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Discussion Starter #1
Had a go with my Bilt Hamber Medium Autoclay today!

Dragged loads of crud out of the paintwork (not been done in at least 35k, parked all day in an industrial area etc..), and the bits I clayed feel smooth and lovely!

Seemes to take bloody ages though... In about 1-2 hours I managed the bonnet, front bumper, windscreen, and two front wings... Needed about 3-5 passes over each area of panel before the scratchy/dragging feeling passed and it felt totally smooth, and I used plenty of water from a spray bottle as lube.. Definitely got the hang of telling the difference between dragging when the clay was too dry and when it was dragging on bonded junk..

No downward pressure, jut the weight of my hand/clay and running it nice and light over the paint. I was using a flattened nugget of clay that was about 1/8th of the total bar, and folded/turned it regularly to expose a fresh surface...

Upshot is that the coat of Cherry Glaze that went o top of the freshly clayed surface was super super easy to apply... Just zipped along, and looks lovely now it's buffed off!

So does it take everyone this long to clay? Will have to finish the job next weekend now!
 

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Did you de-tar the car first before claying ? That usually take a good while but it's worthwhile doing as it makes claying easier (& faster) & reduces the chances of scratching the car when claying.
Claying the whole car takes me < 1 hour.
 

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Nope, just went straight in with the clay after washing/drying...

Only remotely de-tarring product I have is a bottle of Simoniz Insect and Tar remover... Might give the panels a wipe over with that before claying next time!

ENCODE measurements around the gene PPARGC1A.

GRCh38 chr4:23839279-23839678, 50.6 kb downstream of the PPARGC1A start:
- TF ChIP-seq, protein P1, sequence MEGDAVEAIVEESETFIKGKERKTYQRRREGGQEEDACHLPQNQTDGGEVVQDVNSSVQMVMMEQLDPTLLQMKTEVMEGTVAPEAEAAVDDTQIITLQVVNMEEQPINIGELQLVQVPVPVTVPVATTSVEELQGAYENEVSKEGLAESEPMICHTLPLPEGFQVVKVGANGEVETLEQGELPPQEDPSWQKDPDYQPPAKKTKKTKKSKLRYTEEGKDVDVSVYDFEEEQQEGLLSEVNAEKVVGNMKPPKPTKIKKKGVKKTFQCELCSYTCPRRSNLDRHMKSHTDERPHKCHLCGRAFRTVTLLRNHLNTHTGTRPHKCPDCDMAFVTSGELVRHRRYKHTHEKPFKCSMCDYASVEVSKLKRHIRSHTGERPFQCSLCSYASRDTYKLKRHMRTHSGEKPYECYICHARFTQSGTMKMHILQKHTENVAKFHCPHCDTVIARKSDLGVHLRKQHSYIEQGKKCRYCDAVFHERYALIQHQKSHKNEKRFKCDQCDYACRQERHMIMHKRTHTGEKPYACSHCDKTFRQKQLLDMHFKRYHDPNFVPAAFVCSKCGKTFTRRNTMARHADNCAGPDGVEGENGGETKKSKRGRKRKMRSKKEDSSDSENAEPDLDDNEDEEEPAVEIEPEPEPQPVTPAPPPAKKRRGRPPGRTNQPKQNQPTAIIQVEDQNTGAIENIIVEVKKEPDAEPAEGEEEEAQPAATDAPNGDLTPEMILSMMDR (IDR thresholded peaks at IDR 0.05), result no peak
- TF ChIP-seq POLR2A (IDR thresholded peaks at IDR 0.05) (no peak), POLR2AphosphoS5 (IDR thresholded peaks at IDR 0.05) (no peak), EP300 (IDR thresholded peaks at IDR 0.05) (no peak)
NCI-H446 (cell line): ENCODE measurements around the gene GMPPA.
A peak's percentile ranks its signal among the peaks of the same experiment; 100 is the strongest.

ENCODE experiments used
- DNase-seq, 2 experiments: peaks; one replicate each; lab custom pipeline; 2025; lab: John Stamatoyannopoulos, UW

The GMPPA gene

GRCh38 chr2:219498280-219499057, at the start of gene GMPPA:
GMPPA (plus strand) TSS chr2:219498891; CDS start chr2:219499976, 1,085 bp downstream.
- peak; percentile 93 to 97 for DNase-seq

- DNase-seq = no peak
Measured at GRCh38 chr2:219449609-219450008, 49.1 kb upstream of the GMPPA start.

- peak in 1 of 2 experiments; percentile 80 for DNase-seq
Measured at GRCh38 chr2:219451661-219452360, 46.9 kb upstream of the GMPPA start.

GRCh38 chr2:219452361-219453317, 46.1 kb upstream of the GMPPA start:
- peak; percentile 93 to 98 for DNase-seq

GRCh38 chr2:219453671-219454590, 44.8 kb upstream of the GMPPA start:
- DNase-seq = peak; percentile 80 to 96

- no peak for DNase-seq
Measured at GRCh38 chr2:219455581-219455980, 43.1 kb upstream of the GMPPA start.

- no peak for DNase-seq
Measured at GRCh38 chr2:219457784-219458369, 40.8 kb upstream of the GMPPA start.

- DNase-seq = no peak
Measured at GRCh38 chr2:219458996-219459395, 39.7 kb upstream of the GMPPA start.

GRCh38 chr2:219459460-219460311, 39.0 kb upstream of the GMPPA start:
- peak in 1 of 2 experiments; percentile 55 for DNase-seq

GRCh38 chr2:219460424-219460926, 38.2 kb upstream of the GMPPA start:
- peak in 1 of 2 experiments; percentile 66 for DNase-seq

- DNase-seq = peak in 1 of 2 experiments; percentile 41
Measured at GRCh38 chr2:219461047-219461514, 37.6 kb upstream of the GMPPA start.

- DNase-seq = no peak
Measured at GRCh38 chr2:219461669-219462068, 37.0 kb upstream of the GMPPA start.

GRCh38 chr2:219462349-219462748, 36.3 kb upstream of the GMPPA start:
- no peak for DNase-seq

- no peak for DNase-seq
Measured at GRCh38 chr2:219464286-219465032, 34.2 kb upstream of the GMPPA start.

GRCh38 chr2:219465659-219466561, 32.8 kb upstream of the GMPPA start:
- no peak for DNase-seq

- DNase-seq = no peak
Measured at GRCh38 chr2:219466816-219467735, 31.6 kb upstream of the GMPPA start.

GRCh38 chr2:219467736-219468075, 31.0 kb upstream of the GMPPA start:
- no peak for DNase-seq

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You should always de-tar first. There's a high likelihood of grit inside the tar, which could be dragged across the paintwork as you clay the panel, scratching the paint in the process.
Alan
 

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De-tar first, rinse the car, dry it then use fallout remover over the whole car, rinse again and then clay. That should make the whole process MUCH quicker.
So two additional stages before claying is still quicker than jumping right in with the clay?

At the rate my "car cleaning box" is filling up, I can see myself getting a proper DAS6 Pro polisher by this time next year!!!
 

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So two additional stages before claying is still quicker than jumping right in with the clay?

At the rate my "car cleaning box" is filling up, I can see myself getting a proper DAS6 Pro polisher by this time next year!!!
This is the trap i fell into :lol: now its obsessive cleaning!
 

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So two additional stages before claying is still quicker than jumping right in with the clay?

At the rate my "car cleaning box" is filling up, I can see myself getting a proper DAS6 Pro polisher by this time next year!!!